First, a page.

until Abu Dhabi Autonomous Racing League


Morbidelli's tirade over Espargaro slap - and steward 'disrespect'

by Simon Patterson
5 min read

until Abu Dhabi Autonomous Racing League

Following the high-profile altercation between Franco Morbidelli and Aleix Espargaro during MotoGP free practice for this weekend’s Qatar Grand Prix, there was unsurprisingly considerable interest in hearing from the pair after Saturday evening’s sprint race at the Lusail circuit.

However, with Espargaro crashing out of the sprint when hit by fellow Aprilia rider Miguel Oliveira and subsequently left needing medical treatment for a cracked fibula, it was instead left largely to brother Pol to defend him from a veritable onslaught from the normally mild-mannered Morbidelli.

Morbidelli's dual anger

Franco Morbidelli, Yamaha, MotoGP

One of the more calm and collected racers on the MotoGP grid, Yamaha racer Morbidelli nevertheless didn’t hold back when he got to the media, slamming Espargaro for the lack of respect shown as Aleix slapped him across the back of the head for getting in his way during the session.

“I was having my practice,” Morbidelli explained, “and then Alex Marquez crashed in Turn 2 and there was a yellow flag. [Jorge] Martin in front of me slowed down, I slowed down as well, but by the time we reached Turn 4, Aleix overtook me. I overtook him back because I wanted to get back my original position, and then he overtook me like crazy into Turn 6.

“He was almost crashing, almost making me crash. And then when I was trying to tell him to take it easy- because, as always, after he banged on me, he got angry and started to make bad gestures, as he always does. When I was telling him to take it easy and chill out, he did what you all saw.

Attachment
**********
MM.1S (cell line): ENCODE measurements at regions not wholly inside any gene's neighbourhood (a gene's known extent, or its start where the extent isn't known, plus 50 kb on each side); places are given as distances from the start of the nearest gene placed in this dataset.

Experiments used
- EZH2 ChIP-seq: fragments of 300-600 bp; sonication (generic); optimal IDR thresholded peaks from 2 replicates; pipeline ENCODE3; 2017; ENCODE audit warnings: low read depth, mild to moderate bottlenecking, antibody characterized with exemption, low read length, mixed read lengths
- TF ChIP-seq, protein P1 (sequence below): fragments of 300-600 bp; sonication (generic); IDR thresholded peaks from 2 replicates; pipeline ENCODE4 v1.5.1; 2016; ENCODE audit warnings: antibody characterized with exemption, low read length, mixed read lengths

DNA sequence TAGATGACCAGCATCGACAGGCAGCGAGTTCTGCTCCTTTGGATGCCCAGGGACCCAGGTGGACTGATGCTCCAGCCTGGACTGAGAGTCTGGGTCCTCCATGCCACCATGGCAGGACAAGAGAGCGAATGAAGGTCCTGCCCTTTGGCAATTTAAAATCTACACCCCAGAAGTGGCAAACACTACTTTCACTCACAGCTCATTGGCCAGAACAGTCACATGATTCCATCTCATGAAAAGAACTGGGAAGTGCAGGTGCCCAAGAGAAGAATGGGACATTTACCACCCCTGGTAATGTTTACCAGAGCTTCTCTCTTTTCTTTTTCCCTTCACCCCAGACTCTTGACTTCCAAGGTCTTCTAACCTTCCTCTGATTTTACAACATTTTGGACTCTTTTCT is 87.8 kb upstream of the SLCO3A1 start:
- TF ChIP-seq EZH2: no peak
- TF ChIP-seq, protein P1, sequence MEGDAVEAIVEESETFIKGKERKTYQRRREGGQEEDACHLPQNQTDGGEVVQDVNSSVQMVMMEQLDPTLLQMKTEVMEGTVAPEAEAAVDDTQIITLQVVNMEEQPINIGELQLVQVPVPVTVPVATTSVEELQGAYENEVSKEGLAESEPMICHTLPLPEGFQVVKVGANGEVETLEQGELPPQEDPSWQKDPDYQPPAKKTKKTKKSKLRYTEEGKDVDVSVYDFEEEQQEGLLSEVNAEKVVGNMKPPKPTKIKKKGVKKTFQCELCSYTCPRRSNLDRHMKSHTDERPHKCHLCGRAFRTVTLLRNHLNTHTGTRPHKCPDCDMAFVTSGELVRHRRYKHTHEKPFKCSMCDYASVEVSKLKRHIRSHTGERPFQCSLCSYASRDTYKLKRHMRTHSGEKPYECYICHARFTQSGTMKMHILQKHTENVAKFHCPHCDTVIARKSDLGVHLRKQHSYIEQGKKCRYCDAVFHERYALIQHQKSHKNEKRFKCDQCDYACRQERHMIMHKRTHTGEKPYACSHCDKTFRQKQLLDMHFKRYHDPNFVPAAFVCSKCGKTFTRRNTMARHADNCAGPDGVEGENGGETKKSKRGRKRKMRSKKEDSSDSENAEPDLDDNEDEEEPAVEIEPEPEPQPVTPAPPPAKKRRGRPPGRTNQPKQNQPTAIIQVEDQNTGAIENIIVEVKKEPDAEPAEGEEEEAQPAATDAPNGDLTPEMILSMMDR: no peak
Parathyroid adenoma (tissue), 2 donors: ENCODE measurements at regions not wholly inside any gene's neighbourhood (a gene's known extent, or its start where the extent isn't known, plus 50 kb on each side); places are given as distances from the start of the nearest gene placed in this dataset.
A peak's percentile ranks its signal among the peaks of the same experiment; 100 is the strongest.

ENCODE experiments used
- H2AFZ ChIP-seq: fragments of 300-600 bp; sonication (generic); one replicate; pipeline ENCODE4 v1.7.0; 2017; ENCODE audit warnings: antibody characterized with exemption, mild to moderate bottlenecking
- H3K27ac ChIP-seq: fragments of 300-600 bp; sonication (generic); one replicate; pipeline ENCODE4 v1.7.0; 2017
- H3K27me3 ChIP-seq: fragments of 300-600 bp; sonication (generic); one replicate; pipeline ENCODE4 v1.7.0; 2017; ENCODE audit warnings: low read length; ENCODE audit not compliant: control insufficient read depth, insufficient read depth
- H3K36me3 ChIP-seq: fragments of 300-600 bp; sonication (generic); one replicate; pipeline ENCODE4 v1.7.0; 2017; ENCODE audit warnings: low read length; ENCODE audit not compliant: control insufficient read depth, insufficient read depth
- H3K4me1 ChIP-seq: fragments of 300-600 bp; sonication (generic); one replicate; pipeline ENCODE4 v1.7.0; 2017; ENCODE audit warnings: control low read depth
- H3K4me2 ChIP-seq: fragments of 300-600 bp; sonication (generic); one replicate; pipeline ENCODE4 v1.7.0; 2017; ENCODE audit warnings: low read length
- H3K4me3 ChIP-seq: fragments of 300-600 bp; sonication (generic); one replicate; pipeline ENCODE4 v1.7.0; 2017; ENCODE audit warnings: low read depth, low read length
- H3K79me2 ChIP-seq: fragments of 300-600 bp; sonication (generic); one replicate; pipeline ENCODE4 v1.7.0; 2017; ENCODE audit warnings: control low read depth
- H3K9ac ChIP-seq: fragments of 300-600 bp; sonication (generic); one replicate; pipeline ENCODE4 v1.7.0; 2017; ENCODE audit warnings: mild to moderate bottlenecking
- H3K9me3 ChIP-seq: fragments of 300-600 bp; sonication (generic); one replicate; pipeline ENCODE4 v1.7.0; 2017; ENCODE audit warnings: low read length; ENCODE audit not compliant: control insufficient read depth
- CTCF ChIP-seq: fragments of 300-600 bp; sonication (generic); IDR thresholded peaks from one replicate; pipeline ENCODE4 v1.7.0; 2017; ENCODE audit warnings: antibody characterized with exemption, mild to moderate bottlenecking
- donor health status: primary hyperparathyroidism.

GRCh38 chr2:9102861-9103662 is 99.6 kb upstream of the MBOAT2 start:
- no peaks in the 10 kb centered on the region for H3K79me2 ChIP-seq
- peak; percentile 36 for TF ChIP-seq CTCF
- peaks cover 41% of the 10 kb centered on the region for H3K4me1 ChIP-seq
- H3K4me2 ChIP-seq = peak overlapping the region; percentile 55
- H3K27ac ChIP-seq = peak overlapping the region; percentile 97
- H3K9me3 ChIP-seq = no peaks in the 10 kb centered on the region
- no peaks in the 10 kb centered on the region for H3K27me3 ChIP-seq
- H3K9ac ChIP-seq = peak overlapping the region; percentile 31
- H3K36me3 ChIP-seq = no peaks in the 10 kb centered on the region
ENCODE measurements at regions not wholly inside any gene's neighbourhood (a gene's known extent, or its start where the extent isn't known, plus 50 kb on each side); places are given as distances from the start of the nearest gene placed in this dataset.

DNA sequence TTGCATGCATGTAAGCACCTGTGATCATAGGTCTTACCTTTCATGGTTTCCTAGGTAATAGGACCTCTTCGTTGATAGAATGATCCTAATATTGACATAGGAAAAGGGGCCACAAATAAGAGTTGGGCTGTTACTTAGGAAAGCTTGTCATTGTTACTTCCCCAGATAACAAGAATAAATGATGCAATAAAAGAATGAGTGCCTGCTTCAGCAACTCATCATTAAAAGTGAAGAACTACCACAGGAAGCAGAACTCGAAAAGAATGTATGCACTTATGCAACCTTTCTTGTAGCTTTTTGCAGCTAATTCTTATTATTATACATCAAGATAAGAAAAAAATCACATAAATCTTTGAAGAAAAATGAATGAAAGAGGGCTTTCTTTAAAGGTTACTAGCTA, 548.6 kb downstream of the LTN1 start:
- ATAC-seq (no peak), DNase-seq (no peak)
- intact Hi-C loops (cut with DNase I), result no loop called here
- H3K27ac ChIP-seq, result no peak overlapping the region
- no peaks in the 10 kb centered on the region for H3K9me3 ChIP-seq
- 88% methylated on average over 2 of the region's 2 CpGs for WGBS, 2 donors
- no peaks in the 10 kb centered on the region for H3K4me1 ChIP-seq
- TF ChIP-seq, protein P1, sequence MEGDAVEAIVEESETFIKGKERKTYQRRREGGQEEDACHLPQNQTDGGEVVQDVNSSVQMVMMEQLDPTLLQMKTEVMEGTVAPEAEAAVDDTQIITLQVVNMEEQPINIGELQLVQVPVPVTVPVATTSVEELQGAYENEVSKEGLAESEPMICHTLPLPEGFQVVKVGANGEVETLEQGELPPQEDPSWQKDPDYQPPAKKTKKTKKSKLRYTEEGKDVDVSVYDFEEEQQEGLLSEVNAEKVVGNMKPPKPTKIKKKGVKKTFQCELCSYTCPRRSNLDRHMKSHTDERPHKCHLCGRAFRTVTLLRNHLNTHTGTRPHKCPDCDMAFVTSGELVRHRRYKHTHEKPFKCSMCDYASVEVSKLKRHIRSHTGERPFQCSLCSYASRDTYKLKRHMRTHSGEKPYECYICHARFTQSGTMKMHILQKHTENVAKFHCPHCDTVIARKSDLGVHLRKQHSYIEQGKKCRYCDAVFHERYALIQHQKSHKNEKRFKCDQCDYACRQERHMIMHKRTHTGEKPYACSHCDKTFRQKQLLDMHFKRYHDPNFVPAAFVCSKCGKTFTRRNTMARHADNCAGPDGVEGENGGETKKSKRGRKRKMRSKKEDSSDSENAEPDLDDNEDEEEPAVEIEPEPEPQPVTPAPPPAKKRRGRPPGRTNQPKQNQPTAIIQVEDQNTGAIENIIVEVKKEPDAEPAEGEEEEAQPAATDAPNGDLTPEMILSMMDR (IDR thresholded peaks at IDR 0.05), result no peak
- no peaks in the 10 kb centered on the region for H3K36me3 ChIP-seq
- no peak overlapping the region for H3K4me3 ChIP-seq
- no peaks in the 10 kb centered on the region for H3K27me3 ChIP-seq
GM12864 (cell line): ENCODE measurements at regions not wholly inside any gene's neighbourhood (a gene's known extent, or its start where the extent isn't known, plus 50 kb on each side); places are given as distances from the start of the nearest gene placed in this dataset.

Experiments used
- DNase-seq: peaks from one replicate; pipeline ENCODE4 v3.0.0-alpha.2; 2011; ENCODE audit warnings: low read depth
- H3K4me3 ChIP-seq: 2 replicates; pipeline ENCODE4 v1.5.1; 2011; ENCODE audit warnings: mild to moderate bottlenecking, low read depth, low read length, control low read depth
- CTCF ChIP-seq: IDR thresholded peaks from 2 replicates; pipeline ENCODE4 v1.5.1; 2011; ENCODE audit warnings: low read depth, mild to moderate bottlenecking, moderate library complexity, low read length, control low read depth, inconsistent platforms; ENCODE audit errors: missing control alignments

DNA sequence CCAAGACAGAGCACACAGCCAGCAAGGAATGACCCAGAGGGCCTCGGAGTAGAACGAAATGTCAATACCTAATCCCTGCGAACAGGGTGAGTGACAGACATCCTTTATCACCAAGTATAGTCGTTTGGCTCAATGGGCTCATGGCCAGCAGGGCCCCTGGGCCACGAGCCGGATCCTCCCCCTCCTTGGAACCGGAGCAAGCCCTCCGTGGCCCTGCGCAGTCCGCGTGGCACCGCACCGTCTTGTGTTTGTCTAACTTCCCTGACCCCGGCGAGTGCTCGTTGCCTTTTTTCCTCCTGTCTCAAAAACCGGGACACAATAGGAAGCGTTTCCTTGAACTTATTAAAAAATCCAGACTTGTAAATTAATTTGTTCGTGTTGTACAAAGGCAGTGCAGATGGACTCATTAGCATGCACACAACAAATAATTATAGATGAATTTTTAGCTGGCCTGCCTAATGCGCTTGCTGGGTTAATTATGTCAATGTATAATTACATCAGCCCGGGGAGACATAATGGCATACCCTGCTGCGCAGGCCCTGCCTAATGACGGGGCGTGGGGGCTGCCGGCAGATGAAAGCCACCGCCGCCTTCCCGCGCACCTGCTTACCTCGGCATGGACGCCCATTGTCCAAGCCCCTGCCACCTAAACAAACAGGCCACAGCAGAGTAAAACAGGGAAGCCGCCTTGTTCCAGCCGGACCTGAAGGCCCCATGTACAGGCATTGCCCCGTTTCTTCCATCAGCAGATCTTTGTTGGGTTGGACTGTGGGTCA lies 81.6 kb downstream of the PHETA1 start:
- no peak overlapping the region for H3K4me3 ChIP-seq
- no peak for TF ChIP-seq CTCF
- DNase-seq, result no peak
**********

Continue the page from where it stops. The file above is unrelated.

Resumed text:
“It’s a huge disrespect action towards me. It’s difficult to take, but I take it."

Espargaro received a six-place grid penalty for his action, as well as a €10,000 fine.

This meant Morbidelli's fury wouldn't just be aimed at the Aprilia rider.

Aleix Espargaro, Aprilia, MotoGP

"The stewards have analysed everything and have taken the countermeasures that they thought was more rightful," Morbidelli said.

"What they did actually is put him by my side in tomorrow’s race and made him race in today’s [sprint] race as if nothing had happened."

Indeed, Espargaro is due to line up 16th - on the same sixth row as Morbidelli - on Sunday if he is passed fit to ride.

“To me they did nothing,” Morbidelli continued of the stewards, “because what he did today is such a big disrespect towards another competitor that in another sport would have been treated in a different way. It’s OK, I keep going.

“I don’t want to say what is an appropriate punishment, but putting him by my side in tomorrow’s race is joking with us. This also is disrespectful. They gave him exactly six positions in tomorrow’s race and he’s going to be by my side.

“I want to see him 100 metres away from me always, but instead he will be by my side.